"All Suffolk Libraries to Stay Open" says County Council
Cabinet Member for Libraries
Cabinet member with responsibility for libraries Judy Terry said the county would be looking at three options to run the library service in future:Talking about the consultation Ms Terry said:
An in-house business unit similar to the Schools Library Service.
An external, but wholly council-owned, company.
An independent company managed by the county through contractual arrangements.
Mrs Terry said the second and third options would allow communities to have a significant say in how their libraries were run.
She insisted that it had always been her intention to avoid library closures if possible, but when a distinction was made between 15 “county libraries” and 29 “community libraries” earlier this year, it was widely seen that the smaller ones were under threat.
Communities felt that they were being warned that if they did not step in to run their library it would be likely to close.
Mrs Terry said the council had been delighted at the response to its consultation earlier in the year, and had taken on board the comments made.
“It was clear how much people value their libraries. We were pleased to get a strong response. There is nothing worse than having a consultation exercise and no one takes part.”
She said a number of things had become clear, but one point stood out: “Most important of all was not closing any of Suffolk’s libraries.
“We feel the proposals being put forward strike the right balance between protecting much-loved council services while finding necessary and unavoidable financial savings.”If all Suffolk libraries do stay open that is, clearly, good news and a significant victory for library campaigners. Labour Councillor Bryony Rudkin recognises this when she says:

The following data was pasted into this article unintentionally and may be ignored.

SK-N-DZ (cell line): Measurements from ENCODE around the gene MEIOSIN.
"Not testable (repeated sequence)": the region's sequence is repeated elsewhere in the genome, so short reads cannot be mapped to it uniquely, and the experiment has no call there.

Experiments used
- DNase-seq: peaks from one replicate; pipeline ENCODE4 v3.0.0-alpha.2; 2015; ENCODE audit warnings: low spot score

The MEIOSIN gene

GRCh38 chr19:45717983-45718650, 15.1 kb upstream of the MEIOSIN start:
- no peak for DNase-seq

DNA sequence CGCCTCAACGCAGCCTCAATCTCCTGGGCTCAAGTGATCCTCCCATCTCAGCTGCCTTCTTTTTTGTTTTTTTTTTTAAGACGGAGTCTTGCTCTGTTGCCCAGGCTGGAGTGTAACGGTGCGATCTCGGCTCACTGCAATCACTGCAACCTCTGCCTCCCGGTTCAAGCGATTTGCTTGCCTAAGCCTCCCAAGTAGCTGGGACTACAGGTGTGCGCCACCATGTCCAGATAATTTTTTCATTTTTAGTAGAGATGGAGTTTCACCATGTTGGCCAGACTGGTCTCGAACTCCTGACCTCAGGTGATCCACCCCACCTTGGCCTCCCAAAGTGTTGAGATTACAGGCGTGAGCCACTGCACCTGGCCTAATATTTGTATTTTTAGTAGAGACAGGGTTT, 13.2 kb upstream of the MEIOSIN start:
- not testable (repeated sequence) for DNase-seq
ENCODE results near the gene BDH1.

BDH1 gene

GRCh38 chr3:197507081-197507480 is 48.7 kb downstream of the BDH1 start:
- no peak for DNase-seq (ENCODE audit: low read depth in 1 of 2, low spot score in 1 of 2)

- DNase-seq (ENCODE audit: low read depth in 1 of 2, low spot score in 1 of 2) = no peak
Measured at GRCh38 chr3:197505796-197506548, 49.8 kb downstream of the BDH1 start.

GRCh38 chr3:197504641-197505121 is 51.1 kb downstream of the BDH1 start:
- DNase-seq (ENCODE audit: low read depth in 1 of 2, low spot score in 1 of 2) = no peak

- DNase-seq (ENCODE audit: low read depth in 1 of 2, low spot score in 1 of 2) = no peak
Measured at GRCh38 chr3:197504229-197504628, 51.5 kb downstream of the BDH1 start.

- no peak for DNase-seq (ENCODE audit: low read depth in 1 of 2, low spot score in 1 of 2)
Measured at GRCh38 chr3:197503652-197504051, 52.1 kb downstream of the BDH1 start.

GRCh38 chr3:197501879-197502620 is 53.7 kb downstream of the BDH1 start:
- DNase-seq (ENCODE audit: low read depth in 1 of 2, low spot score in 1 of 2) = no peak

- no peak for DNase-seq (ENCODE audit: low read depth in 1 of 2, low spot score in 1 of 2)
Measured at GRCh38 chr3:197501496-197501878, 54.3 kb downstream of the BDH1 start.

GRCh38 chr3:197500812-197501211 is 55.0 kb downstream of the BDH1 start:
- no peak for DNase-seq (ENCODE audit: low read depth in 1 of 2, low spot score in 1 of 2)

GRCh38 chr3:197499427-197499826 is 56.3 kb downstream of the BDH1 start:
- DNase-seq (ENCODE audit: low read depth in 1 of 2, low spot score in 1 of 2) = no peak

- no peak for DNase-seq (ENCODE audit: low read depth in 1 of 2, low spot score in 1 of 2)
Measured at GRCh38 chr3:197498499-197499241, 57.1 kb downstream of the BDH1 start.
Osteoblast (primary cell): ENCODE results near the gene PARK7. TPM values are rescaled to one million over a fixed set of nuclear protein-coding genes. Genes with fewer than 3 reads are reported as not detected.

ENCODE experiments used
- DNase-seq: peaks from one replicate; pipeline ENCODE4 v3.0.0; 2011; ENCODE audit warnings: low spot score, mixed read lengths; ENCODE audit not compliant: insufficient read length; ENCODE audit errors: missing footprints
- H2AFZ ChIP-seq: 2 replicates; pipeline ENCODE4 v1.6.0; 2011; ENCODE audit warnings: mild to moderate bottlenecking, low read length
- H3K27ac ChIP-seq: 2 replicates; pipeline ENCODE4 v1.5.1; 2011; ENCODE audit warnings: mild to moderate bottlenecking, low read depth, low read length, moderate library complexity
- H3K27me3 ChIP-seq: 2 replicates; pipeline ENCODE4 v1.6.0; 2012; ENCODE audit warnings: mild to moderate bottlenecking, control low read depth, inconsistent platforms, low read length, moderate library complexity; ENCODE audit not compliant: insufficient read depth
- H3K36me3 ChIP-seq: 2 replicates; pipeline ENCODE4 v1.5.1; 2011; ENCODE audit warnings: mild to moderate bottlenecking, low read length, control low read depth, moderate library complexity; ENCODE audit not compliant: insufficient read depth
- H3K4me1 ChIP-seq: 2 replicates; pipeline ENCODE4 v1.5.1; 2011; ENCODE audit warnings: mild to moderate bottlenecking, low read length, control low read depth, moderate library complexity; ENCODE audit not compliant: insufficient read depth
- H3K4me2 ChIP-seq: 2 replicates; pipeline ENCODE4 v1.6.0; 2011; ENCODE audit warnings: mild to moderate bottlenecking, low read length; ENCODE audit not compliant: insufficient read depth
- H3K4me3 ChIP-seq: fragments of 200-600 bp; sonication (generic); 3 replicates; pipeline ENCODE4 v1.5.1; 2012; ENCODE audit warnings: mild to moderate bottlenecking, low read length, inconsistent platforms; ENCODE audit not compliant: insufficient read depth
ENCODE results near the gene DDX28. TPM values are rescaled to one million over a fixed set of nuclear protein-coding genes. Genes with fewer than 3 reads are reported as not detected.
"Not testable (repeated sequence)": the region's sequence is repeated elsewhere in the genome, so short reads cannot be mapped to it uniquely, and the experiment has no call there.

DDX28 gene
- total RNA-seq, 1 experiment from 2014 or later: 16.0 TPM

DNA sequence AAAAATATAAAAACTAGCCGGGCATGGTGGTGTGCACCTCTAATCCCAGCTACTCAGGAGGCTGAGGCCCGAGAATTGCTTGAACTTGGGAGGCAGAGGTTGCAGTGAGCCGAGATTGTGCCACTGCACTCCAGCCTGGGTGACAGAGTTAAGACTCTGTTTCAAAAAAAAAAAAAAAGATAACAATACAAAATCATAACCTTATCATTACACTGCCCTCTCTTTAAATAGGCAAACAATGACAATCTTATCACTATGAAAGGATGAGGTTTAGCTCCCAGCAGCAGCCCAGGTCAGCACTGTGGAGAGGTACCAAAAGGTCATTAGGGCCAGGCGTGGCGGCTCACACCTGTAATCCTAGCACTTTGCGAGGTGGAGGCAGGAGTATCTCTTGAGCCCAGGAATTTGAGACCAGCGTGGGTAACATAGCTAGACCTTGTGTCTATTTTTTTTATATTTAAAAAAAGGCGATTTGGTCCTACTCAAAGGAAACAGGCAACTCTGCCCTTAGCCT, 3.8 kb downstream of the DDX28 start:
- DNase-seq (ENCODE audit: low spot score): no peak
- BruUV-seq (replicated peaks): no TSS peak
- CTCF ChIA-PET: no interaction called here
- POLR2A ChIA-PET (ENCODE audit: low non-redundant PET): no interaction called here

“You have to say, though, that campaigners have fought very well to save their libraries.”Concerns, however, remain about how any proposed external company might operate and how such an arrangement will cut costs and benefit the service. It is interesting to see (for the first time) an in-house offering on the table and I hope the Council will carefully consider this and it is not just there to be rejected later on.
But the biggest concern must be the budget for whatever the governance structure you can't run any service well without enough money and the level of cuts proposed still seems to be the 30% that we started originally with. The only change here is at first this was at least 30% possibly more but now looks to be no more than 30%. This is still a huge cut, especially for a service that is already one of the worst funded in the country.